Today we decided to visit the artistic heart of the city, a section called the Brera district.
The Brera district is home to several museums that I definitely want to visit later, such as the Pinacoteca di Brera (the Brera Picture Gallery). The Pinacoteca di Brera, the main public gallery for paintings in Milan, contains some of Milan’s most famous painting collections (paintings by Raphael, Bellini, Mantegna, Rubens, Correggio and many others). https://pinacotecabrera.org
Brera also lays claim to a large number of antique shops. The streets and buildings are beautiful and as we walked along, I noticed several familiar private equity business names. There are businesses and banks housed among the nice shops enjoying this beautiful side of town.
For this evening, our destination is the Sky Terrace lounge, a rooftop bar atop a high end hotel. Kevin read about the Sky Terrace as a nice place for an aperitivo, and the recommendation could not have been more spot on. See for yourself. http://skyterracemilanoscala.it
After a hot day at work, Italians like to stop at their local bar for an aperitivo, which is a drink and light meal that takes place at the end of the workday as a type of warm up to dinner. Aperitivo time is typically between 7 and 9 pm, and, according to the Italians, serves several important digestive purposes. First, it allows the Italians to relax, unwind, and socialize after work- good for your stomach! It also supposedly helps with your metabolism through your consumption of a drink that includes a light, dry or bitter tonic rather than a sweet sugary cocktail so that you work up an appetite before dinner. Lastly, it prepares your stomach for the typical 4 course Italian dinner to come.
As we walked towards our destination, we passed a ground floor building where most of the windows were obstructed on the inside by large foam pieces that reminded us of the foam insulation found in our house, sprayed into crevices and then hardened into white, hard obstacles designed to keep the heat and cool in place. As we peaked between the white obstructions, one could see clothes hung up in long rows, and boxes upon boxes lining the walls. One of Milan’s two major biannual design weeks is happening soon, so I can’t help but guess that this is a space where a designer is storing a clothing collection for the week.
Into the hotel lobby we went (the Hotel Milano Scala) http://www.hotelmilanoscala.it and the nice receptionist called up to the Sky Terrace bar and secured us a reservation, which was lucky for us, because the place filled up quickly with businessmen, happy couples, hotel guests, and groups of college age revelers out for a nice evening. We settled in with the most beautiful panoramic view of Milan, including a view of the hotel and bar’s rooftop garden were they grow herbs, vegetables and edible flowers used by the bar for their special courses and finger foods.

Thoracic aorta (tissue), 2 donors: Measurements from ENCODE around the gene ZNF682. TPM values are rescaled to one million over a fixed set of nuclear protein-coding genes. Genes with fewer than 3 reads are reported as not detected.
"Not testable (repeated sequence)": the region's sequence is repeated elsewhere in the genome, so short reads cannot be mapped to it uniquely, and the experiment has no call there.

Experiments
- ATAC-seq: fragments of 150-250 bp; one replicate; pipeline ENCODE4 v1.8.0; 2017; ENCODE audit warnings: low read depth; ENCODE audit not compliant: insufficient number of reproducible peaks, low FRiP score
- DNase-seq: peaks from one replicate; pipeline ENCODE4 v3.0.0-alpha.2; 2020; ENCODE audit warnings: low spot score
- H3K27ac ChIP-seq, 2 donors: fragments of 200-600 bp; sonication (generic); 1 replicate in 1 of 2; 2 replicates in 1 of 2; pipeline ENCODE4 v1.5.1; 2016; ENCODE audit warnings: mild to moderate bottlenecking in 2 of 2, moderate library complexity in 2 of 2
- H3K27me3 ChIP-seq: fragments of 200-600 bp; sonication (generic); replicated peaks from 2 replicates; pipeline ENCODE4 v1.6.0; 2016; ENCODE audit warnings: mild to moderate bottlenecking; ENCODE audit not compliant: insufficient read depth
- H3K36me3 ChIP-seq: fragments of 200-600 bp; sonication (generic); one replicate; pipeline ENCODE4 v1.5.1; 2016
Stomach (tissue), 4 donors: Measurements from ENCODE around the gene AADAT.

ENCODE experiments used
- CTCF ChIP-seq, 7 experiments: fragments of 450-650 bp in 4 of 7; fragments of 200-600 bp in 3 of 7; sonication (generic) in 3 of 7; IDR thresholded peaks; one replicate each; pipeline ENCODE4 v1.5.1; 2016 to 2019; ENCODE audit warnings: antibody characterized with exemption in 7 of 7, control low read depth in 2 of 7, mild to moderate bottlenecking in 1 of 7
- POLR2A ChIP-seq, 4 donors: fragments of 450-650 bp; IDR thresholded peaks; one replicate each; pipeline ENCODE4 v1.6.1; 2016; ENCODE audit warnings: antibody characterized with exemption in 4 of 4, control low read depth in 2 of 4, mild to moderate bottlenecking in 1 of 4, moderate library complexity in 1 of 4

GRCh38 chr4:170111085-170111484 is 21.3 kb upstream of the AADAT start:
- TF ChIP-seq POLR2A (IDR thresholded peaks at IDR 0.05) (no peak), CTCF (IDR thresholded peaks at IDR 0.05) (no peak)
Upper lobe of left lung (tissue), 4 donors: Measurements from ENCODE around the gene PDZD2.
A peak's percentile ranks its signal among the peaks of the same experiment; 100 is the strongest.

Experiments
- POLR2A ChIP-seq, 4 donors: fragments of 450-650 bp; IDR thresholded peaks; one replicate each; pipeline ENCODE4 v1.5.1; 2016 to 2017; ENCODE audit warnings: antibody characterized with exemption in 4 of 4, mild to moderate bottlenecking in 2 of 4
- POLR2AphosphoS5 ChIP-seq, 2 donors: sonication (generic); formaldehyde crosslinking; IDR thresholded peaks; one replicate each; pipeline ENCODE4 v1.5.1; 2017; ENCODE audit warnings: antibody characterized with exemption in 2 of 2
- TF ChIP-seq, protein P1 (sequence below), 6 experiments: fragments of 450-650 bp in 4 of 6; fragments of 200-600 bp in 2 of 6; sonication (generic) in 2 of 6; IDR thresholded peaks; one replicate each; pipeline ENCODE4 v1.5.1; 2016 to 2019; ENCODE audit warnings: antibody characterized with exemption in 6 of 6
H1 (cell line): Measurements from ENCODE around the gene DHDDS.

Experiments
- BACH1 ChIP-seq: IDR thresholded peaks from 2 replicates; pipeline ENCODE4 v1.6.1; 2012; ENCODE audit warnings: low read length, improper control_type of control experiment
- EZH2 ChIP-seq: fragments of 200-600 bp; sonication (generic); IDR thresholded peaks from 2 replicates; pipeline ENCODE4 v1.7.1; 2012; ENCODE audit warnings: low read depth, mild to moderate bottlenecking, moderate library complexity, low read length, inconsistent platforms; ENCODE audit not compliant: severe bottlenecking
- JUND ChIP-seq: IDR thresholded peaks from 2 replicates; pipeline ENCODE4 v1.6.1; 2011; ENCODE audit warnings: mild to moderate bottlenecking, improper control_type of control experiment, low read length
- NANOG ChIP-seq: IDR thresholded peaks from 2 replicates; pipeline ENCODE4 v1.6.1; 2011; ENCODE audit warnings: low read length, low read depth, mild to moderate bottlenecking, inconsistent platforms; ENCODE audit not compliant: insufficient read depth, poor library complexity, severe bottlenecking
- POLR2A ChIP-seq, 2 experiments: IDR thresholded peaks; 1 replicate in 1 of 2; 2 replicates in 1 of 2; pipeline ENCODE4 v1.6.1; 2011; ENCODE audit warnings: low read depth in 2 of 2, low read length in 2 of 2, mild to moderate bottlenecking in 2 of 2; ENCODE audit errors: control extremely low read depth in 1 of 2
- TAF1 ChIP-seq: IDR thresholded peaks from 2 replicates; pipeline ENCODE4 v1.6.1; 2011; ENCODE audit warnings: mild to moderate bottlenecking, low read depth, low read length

I couldn’t help but think of our daughter Kelly and her experience tending a rooftop garden in Brooklyn at Roberta’s, where she watered the garden by dragging the hose through the restaurant and up a ladder to the garden. I wonder how the Sky Terrace Bar handles the water source. One must be innovative to work in the food industry!
The “Green Aperitif” is this bar’s name for the aperitivo or cocktail hour which happens typically from 7 to 9 pm, where drinks are accompanied by finger food made by their chef using local ingredients, including from their own garden. With our aperitif, we had the following: small glasses of tomato juice ( bloody mary tasting); small pork sausage balls in glasses with an interesting sauce that seemed to include dijon mustard; a bruschetta made with fresh vegetables including tomatoes and eggplant; and tiny little meatballs with bread that looked like miniature hamburgers. We also had some bar snacks (like pretzels and crackers) and some focaccia that resembled small pizza bites.
As this was Mom’s first aperitif, or pre-dinner drink, in Milan, we ordered a classic that you can find at virtually every bar in Milan; the Aperol Spritz.
This is an orangish colored drink, using the Aperol bitter, Prosecco, some soda water, and often a slice of orange. According to our bartender, you start by adding ice into the glass, then you pour in the Prosecco, the Aperol, and add a splash of soda, then top with a slice of orange. This serving avoids the Aperol settling at the bottom. After a hot day of walking around the streets of Milan, the cold drink hits the spot!
Another traditional drink is the Campari Spritz. Campari is a red herbal liqueur, and was first sold in Italy by Gaspare Campari. Gaspare was born in the Lombardy region and he was the 10th child of a farmer. He was serving his bitter-style aperitifs in the local bar by the time he was 14. This is another reminder of Kelly who was constantly concocting bitters for drinks. One Christmas she gave me a pecan bitter because I loved the Pecan Old Fashioned drinks at a favorite bar of ours in Decatur at The Kimble House. http://www.kimball-house.com
The original Campari took its ruby red color from crushed cochineal insects, although the practice eventually stopped in 2006. WHEW! Drinkers quickly took to Campari served from Gaspare’s bar in front of Milan’s Duomo.
We returned towards home by walking towards the Duomo, and we came upon the historic opera house, La Scala, as well as a famous statute of Leonardo Da Vinci.
The next thing you knew, we were at the back side of the Galleria, and through the beautiful building we went, back to the Duomo, and back to my now familiar tram stop that took us home. It was a lovely end to a nice day!